Directors personally liable for corporate obligations

The general rule is that a corporation is invested by law with a personality separate and distinct from that of the persons composing it, or from any other legal entity that it may be related to.[1] The obligations of a corporation, acting through its directors, officers, and employees, are its own sole liabilities.[2] Therefore, the corporation's directors, officers, or employees are generally not personally liable for the obligations of the corporation.[3]However, to hold a director or officer personally liable for corporate obligations, two requisites must concur: (1) complainant must allege in the complaint that the director or officer assented to patently unlawful acts of the corporation, or that the officer was guilty of gross negligence or bad faith; and (2) complainant must clearly and convincingly prove such unlawful acts, negligence or bad faith.[4] To hold a director personally liable for debts of the corporation, and thus pierce the veil of corporate fiction, the bad faith or wrongdoing of the director must be established clearly and convincingly.[5]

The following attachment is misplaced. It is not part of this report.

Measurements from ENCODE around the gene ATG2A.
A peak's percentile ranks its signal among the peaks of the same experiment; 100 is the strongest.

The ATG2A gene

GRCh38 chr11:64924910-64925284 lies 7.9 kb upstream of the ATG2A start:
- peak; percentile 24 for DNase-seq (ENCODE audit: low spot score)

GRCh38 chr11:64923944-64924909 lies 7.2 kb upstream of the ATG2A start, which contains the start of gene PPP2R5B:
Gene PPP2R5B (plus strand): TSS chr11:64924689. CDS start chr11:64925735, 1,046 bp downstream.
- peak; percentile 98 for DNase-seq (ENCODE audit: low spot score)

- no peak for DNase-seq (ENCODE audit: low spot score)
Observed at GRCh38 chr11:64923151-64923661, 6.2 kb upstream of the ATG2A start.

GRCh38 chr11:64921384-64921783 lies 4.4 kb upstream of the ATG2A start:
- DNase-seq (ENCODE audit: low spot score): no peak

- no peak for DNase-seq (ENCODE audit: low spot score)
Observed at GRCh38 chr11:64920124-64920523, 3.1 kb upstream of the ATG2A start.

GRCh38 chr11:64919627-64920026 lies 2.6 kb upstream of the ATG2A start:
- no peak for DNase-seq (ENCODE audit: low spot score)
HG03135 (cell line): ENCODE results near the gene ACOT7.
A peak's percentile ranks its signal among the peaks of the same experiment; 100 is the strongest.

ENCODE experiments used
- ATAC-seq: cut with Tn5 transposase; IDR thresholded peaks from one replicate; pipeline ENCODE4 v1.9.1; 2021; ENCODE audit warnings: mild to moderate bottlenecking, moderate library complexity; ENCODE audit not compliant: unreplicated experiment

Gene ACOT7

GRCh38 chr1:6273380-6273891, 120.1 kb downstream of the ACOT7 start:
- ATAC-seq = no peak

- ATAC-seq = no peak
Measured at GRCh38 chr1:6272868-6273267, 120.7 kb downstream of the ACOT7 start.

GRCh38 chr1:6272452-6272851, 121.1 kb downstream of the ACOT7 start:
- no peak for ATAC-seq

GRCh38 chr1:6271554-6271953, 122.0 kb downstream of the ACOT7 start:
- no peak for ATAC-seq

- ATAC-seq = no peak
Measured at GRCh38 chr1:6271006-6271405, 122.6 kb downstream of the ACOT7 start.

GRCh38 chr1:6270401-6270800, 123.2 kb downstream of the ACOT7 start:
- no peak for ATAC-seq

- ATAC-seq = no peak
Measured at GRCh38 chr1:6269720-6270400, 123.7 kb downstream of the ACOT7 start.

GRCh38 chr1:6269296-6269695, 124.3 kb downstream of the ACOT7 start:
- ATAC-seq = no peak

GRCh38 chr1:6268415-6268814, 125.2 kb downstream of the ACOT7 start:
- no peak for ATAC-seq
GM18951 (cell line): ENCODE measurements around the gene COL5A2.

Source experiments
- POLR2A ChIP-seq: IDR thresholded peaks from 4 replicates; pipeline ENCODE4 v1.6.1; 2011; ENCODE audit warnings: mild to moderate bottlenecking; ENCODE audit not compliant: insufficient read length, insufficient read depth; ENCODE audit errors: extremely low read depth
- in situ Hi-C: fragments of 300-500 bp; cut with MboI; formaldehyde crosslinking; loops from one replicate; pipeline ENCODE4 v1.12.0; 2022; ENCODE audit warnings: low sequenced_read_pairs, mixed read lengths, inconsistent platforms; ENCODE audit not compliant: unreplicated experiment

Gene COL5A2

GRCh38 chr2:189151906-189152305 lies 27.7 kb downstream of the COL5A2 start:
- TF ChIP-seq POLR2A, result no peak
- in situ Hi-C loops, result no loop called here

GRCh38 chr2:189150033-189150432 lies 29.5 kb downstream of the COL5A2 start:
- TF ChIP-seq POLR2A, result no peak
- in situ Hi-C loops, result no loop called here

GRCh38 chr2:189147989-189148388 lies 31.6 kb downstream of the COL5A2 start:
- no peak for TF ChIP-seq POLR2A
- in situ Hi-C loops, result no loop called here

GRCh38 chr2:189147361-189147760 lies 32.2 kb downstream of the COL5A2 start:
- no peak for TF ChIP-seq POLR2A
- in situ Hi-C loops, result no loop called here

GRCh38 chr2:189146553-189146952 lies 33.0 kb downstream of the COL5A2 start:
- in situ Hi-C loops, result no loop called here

[1] Garcia v. Social Security Commission Legal and Collection, SSS, 565 Phil. 193 (2007).

[2] Id.

[3] Id.

[4] Francisco v. Mallen, Jr., 645 Phil. 369 (2010).

[5] Id.

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